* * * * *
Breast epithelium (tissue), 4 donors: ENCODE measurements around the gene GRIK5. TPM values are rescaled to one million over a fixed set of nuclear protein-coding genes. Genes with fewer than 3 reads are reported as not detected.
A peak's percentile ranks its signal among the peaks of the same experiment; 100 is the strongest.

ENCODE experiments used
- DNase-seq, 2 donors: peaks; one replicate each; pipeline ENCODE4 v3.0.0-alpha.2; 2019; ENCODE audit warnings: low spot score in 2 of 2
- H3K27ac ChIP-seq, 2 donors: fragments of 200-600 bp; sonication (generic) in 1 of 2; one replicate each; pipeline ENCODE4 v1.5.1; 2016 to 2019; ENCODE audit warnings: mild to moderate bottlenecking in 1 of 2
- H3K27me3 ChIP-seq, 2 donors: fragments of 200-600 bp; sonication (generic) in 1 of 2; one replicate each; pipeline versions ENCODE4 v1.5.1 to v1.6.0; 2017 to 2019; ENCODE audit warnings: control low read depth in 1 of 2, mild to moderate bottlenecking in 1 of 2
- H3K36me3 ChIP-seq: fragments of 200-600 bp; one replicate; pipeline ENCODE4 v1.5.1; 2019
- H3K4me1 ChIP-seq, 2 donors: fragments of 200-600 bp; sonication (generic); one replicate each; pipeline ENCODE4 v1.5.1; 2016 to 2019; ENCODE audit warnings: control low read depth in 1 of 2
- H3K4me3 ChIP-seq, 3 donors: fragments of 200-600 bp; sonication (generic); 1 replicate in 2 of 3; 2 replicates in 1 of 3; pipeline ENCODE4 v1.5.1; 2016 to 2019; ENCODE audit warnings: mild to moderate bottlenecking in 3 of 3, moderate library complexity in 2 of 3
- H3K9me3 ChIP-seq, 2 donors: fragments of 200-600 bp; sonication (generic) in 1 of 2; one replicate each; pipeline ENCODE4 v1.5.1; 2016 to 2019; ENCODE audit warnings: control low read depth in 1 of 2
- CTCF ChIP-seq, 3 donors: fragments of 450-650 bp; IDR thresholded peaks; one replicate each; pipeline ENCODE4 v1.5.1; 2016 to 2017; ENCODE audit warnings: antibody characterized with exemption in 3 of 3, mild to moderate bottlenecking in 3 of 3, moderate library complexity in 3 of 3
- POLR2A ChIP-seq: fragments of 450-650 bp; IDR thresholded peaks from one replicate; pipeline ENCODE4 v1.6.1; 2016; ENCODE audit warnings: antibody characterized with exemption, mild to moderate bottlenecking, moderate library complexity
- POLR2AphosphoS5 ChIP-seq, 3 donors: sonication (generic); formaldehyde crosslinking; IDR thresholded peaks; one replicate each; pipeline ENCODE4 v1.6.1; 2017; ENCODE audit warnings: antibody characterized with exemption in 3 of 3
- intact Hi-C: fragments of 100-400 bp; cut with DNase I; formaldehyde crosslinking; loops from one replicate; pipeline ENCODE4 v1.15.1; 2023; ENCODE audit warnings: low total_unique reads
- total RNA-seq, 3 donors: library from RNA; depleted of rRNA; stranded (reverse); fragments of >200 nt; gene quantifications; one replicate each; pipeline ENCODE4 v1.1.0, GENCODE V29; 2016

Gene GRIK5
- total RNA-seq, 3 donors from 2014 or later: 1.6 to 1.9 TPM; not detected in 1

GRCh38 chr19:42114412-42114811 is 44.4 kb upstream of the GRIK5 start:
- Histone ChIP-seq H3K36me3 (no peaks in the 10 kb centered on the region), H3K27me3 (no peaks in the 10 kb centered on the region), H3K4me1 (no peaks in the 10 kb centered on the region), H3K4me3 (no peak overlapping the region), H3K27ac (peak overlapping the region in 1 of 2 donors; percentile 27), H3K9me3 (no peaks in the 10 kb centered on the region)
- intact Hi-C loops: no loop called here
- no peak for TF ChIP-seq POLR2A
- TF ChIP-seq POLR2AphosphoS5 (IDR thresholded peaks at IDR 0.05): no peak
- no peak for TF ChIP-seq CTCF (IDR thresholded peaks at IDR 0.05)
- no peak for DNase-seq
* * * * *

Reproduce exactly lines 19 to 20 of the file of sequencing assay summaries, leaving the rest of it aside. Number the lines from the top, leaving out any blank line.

- Histone ChIP-seq H3K36me3 (no peaks in the 10 kb centered on the region), H3K27me3 (no peaks in the 10 kb centered on the region), H3K4me1 (no peaks in the 10 kb centered on the region), H3K4me3 (no peak overlapping the region), H3K27ac (peak overlapping the region in 1 of 2 donors; percentile 27), H3K9me3 (no peaks in the 10 kb centered on the region)
- intact Hi-C loops: no loop called here